Castlereagh General Cemetery & Native Vegetation | NSW Environment & Heritage

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Castlereagh General Cemetery & Native Vegetation

Item details

Name of item: Castlereagh General Cemetery & Native Vegetation
Type of item: Archaeological-Terrestrial
Group/Collection: Cemeteries and Burial Sites
Category: Cemetery/Graveyard/Burial Ground
Primary address: 77-85 East Wilchard Road, Cranebrook, NSW 2749
County: Cumberland
Local govt. area: Penrith
All addresses
Street AddressSuburb/townLGAParishCountyType
77-85 East Wilchard RoadCranebrookPenrith CumberlandPrimary Address

Statement of significance:

The bushland setting of the Castlereagh Anglican Cemetery and its historical associations with the Macquarie era town reserve are unique at a state level. The cemetery demonstrates longevity of European occupation in Australia, clearly demarcates the old township and is the major remaining physical evidence of the town reserve, and has associations with a high number of early settlers of local and state significance and documents many pioneer families prior to Civil Registration. It is one of the oldest undisturbed burial grounds in Australia. The bush setting evokes the pioneer period of settlement, while it contains several monuments of unusual and early design. The cemetery includes a small population of the endangered native plant species, Dillwynia Tenuifolia.
Date significance updated: 11 May 06
Note: The State Heritage Inventory provides information about heritage items listed by local and State government agencies. The State Heritage Inventory is continually being updated by local and State agencies as new information becomes available. Read the OEH copyright and disclaimer.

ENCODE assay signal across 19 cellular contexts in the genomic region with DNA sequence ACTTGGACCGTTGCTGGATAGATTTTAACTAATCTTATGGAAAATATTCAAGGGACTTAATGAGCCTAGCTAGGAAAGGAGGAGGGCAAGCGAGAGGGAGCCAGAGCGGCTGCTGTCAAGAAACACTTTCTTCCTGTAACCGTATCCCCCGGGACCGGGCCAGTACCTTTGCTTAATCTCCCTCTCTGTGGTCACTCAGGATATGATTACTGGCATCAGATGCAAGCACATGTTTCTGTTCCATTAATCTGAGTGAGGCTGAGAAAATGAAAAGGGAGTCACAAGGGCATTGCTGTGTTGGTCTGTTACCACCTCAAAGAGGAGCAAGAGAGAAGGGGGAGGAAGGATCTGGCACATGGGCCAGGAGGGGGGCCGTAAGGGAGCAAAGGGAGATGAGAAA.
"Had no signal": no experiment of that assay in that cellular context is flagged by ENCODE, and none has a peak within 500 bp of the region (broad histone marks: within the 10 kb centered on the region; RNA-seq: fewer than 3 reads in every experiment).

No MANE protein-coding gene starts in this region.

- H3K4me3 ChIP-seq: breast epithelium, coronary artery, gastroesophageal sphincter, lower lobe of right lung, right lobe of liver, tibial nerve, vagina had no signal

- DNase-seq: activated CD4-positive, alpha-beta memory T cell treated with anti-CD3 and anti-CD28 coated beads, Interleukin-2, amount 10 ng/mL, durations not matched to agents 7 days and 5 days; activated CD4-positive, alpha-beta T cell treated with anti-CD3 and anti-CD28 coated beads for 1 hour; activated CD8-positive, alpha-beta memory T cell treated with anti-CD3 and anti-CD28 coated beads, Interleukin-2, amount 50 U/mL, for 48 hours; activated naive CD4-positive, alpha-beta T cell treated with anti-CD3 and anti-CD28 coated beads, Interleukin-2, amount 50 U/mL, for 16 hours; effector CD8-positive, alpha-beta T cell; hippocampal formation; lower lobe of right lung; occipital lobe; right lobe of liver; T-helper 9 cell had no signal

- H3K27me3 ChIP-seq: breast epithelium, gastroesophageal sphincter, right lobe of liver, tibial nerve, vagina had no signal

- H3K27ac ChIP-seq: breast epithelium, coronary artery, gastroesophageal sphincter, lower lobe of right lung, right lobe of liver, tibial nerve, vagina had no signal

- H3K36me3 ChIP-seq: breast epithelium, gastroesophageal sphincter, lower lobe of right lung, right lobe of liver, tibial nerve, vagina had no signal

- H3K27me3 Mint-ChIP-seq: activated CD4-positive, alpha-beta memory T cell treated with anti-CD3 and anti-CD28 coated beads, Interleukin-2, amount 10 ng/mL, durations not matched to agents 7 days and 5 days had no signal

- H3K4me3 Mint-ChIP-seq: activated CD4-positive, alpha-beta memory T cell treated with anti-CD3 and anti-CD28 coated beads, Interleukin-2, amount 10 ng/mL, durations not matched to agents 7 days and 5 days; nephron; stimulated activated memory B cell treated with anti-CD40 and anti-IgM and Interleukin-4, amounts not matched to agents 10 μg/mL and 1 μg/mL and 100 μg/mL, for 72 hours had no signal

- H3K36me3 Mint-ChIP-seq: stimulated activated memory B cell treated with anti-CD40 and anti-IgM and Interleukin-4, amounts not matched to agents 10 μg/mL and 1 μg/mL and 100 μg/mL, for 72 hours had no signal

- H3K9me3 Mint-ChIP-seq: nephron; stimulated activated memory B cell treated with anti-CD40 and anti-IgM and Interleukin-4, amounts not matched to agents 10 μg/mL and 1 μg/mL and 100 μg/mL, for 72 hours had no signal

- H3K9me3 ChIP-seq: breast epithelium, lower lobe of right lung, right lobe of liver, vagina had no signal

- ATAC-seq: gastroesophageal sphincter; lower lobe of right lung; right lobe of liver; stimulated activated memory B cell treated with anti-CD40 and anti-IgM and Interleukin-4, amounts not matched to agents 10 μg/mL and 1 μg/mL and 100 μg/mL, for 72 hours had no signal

Description

Construction years: 1814-
Physical description: Castlereagh Cemetery is adjacent to the eastern side of the intersection of Church Lane and Wilchard Road. The cemetery area is covered by remnant native vegetation classified as Castlereagh Scribbly Gum Woodland and Castlereagh Ironbark Forest. The latter is listed as an endangered ecological community under the Threatened Species Conservation Act 1995. The endangered plant species Dillwynia Tenuifolia, occurs along the north-west, north-east and south-east boundaries of the site. No traditional introduced plantings are evident.

The cemetery is overgrown with indistinct tracks providing access across the cemetery area. The western and southern boundaries are defined by an earth bank, the remains of an original fenced ditch. Remnants of previous picket fencing were removed several years ago. No clear boundaries are evident on the northern or eastern sides of the utilised cemetery area. The cemetery contains at least sixty-four monuments (not including footstones) and several concentrations of monument fragments. Of the sixty-four monuments evident about one third require repair and/or resetting. The monuments are scattered across the cemetery area, arranged in small clusters which appear to relate to family groupings. Families represented include: Hadley, Field, Herbert, Rope, Fraser and Mills. Depressions in the ground throughout the cemetery area suggest that there are many graves which are now unmarked. The extant monuments in the cemetery date from 1814 to 1973. A majority of monuments are nineteenth century sandstone headstones with footstones, although the site also includes four altar monuments (all damaged), two timber crosses, one marble headstone (smashed) and four twentieth century slab and desk monuments. There are also three iron grave surrounds/fences and a number of iron chain surrounds with sandstone corner posts. More than half the monuments record burials prior to Civil Registration in 1856 and may be the only record of the individuals concerned. Most of these early monuments are headstones of Georgian style with simple semicircular or anthropomorphic profiles. Many monuments feature excellent quality, low relief carving of simple motifs such as seraphs or florals and finely incised Roman and copperplate scripts. Some stones bear crude lettering styles that indicate the probable illiteracy of some early masons and their problems with spacing and spelling of early inscriptions. One example is the 1836 headstone to 'elibeteth herbert' [sic]. The early monuments commonly have inscriptions which include considerable biographical detail and a number feature the inclusion of lengthy verses which provide insight into the beliefs and values of the era. (RNE)